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Assignment: The Effects Of Aging
Assignment: The Effects Of Aging
Module 09 Written Assignment – The Effects of AgingScoring Rubric:CriteriaPointsDescribe what your job is as a nurse to help these individuals with their challenges. Your answers to each of the following prompts should be at least 2-3 paragraphs in length and should be contained within a single Word document.Remaining independentMaintaining self-esteemFinding outlets for energies and interestsDeveloping a happy lifestyle with financial meansContinuing positive relationships with othersMeeting all basic human needsConfronting morality
It becomes very challenging on an individual as the aging process begins. Although many individuals age comfortably and remain active throughout the life span, others may experience the effects of medical conditions, cognitive disorders, psychological and spiritual issues. As health care workers it is important to know what to expect and how to help individuals to take steps to counterbalance the effects of aging to maintain as much independence as possible. The following are all issues that the aging adult may deal with. Describe what your job is as a nurse to help these individuals with their challenges. Your answers to each of the following prompts should be at least 2-3 paragraphs in length and should be contained within a single Word document.Remaining independentMaintaining self-esteemFinding outlets for energies and interestsDeveloping a happy lifestyle with financial meansContinuing positive relationships with othersMeeting all basic human needsConfronting moralitySubmit your completed assignment by following the directions linked below. Please check the Course Calendar for specific due dates.
Factors that affect healthy aging
Longer lives provide opportunities for elderly persons and their families, as well as for society as a whole.
Additional years allow you to explore new interests such as higher education, a new career, or a long-neglected hobby.
Older individuals contribute to their families and communities in a variety of ways.
However, the scope of these opportunities and contributions is largely determined by one factor: health.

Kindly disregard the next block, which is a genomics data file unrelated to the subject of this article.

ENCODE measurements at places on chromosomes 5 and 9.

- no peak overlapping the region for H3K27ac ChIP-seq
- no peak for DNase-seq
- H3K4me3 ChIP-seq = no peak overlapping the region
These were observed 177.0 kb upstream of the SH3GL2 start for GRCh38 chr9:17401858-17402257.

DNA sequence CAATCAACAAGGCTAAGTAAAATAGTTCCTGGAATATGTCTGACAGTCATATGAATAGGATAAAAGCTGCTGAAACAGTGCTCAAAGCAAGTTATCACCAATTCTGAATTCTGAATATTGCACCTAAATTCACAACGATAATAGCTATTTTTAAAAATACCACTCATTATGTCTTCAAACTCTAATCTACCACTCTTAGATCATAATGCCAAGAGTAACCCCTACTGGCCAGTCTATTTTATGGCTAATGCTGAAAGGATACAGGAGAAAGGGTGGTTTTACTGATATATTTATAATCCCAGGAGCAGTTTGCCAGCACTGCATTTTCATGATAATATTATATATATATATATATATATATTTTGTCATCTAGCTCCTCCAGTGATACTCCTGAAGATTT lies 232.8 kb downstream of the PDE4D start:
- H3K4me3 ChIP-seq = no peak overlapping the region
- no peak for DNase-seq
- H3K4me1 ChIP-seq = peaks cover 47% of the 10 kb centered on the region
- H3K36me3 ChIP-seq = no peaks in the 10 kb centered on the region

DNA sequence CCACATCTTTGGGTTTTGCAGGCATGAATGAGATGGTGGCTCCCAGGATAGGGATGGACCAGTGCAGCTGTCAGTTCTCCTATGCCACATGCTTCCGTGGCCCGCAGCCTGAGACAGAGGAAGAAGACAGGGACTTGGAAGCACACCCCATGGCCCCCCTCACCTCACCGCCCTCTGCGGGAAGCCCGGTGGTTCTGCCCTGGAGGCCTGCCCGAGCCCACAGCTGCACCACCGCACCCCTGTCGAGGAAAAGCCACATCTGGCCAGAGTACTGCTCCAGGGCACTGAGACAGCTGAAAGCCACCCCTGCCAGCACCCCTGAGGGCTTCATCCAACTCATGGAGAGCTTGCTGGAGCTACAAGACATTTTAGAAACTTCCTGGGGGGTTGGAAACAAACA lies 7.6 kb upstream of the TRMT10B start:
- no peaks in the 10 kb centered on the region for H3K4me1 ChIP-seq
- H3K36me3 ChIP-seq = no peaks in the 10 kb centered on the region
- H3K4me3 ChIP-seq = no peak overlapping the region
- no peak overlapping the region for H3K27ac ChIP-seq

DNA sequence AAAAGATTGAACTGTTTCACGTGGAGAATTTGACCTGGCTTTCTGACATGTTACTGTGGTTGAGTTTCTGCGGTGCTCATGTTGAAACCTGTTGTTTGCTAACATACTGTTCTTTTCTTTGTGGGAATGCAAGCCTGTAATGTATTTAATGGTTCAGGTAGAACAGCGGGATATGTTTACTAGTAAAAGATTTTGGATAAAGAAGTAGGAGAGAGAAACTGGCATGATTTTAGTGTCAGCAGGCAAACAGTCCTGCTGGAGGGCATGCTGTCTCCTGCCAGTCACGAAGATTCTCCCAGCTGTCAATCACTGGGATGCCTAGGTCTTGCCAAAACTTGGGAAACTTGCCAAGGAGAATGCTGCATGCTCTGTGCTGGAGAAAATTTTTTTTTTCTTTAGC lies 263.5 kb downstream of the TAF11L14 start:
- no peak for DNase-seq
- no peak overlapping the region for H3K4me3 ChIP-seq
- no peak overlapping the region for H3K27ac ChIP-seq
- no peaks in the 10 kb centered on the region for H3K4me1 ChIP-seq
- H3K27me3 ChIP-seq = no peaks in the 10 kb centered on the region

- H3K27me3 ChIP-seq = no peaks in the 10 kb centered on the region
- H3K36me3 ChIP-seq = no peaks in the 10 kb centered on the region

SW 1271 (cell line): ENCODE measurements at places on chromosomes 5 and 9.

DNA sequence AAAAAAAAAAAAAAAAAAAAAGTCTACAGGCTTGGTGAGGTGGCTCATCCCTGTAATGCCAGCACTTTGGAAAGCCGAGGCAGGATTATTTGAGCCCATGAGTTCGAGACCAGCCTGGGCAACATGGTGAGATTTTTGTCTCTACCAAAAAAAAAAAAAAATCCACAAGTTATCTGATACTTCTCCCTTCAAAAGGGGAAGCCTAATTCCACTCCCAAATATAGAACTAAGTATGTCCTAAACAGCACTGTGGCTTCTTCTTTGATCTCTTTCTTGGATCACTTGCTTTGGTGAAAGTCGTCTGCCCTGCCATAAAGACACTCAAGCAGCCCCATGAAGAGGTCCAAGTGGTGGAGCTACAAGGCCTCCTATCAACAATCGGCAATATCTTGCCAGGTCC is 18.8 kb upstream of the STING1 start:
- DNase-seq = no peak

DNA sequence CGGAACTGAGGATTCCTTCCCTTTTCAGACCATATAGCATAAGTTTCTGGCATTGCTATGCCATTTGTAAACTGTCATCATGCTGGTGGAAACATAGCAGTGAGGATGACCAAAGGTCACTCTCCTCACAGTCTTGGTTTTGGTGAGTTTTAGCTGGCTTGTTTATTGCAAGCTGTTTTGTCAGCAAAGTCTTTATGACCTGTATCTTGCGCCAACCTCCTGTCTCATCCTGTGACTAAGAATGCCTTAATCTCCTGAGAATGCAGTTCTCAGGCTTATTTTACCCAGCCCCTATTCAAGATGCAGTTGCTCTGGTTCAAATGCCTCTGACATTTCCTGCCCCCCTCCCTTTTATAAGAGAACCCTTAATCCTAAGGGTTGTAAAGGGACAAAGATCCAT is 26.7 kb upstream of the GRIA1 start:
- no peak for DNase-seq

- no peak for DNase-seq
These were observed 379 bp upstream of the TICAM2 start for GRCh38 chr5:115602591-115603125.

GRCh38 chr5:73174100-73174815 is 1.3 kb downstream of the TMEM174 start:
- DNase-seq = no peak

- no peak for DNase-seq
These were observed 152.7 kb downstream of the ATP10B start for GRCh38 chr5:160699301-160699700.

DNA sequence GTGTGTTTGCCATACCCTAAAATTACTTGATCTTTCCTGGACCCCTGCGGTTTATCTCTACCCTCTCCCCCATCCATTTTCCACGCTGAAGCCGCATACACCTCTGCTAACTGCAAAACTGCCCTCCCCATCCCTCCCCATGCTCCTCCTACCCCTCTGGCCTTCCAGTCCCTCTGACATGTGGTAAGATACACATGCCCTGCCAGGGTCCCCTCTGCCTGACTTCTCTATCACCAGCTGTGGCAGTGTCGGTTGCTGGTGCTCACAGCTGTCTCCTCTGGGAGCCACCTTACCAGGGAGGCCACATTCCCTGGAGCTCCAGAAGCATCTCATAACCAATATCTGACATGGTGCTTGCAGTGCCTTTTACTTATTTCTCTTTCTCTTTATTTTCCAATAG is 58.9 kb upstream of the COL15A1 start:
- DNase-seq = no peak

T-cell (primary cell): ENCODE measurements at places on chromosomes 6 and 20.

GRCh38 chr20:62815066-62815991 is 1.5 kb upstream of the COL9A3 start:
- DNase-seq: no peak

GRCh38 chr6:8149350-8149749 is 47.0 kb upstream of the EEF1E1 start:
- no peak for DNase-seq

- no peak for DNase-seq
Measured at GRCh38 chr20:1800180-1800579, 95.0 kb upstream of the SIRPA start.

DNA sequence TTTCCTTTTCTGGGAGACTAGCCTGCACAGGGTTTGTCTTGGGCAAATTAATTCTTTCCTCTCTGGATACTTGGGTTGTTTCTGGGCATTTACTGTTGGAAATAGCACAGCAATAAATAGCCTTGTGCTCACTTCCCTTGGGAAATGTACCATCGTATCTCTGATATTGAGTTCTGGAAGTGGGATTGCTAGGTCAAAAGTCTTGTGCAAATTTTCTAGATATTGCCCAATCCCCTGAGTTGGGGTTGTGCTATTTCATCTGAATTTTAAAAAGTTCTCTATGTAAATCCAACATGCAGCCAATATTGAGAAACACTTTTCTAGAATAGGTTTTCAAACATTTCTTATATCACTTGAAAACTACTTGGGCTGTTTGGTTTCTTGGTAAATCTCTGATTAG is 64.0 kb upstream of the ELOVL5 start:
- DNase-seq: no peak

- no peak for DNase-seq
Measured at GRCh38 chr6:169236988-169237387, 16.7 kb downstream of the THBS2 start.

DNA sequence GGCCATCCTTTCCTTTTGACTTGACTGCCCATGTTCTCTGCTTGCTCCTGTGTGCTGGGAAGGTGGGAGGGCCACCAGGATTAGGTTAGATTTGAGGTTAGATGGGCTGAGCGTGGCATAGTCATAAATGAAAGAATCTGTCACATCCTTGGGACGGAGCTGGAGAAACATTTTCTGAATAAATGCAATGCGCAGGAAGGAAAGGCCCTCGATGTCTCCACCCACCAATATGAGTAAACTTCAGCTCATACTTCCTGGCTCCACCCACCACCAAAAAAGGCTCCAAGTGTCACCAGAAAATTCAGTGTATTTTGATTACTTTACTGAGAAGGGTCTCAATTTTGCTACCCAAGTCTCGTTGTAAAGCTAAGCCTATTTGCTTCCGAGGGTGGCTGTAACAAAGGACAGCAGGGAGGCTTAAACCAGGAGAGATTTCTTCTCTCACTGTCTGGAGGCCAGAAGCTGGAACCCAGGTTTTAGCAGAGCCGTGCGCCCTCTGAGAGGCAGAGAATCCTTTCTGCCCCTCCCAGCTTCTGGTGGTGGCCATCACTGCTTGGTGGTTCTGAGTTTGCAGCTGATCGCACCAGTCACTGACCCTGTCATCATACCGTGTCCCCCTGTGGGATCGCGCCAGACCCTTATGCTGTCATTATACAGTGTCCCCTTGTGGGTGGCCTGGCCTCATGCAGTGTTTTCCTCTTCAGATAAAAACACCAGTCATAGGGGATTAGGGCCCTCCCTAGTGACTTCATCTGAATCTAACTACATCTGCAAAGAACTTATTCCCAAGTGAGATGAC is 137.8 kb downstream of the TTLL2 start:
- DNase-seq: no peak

The share of life spent in excellent health appears to have remained relatively consistent, meaning that the additional years are spent in bad health.
People’s ability to perform the things they value will be similar to that of a younger person if they can enjoy these extra years of life in excellent health and in a supportive environment.
The implications for older people and society are more severe if these extra years are dominated by decreases in physical and mental capacity.
Although some differences in older people’s health are inherited, the majority are caused by people’s physical and social settings, such as their houses, neighborhoods, and communities, as well as personal factors, such as gender, ethnicity, or socioeconomic position.
The settings in which people grow up – or even as growing fetuses – mix with their particular features to influence how they age in the long run.
Physical and social settings can have an impact on health either directly or indirectly by creating barriers or incentives that influence opportunities, decisions, and health behavior.
Maintaining healthy habits throughout life, such as eating a well-balanced diet, getting regular exercise, and not smoking, all help to reduce the risk of noncommunicable diseases, improve physical and mental ability, and delay the need for treatment.
Supportive physical and social surroundings also allow people to do what they want despite capacity deficits.
Supportive surroundings include the provision of safe and accessible public buildings and transportation, as well as sites that are easy to walk around.
Individual and environmental methods that mitigate the losses associated with older age are crucial to consider when establishing a public-health response to ageing, but so are those that may encourage recovery, adaptation, and psychosocial growth.
Responding to the challenges of population aging
There is no such thing as a typical senior citizen.
Physical and mental capacities of some 80-year-olds are comparable to those of many 30-year-olds.
Others see severe reductions in their abilities at a far younger age.
A comprehensive public health approach must meet the diverse experiences and needs of older people.
The variety seen as people become older is not random.
People’s physical and social settings, as well as the impact these factors have on their possibilities and health behavior, account for a considerable portion.
Personal traits such as the family we were born into, our sex, and our race skew our relationship with our environments, resulting in health disparities.
Older adults are frequently stereotyped as fragile, dependant, and a societal burden.
These and other ageist attitudes, which can lead to discrimination, affect the way policies are formulated, and the opportunities older people have to experience healthy aging, must be addressed by public health professionals and society as a whole.
Globalization, technology advancements (e.g., in transportation and communication), urbanization, migration, and changing gender norms all have direct and indirect effects on the life of older people.
A public health response must assess present and future trends and formulate policies accordingly.
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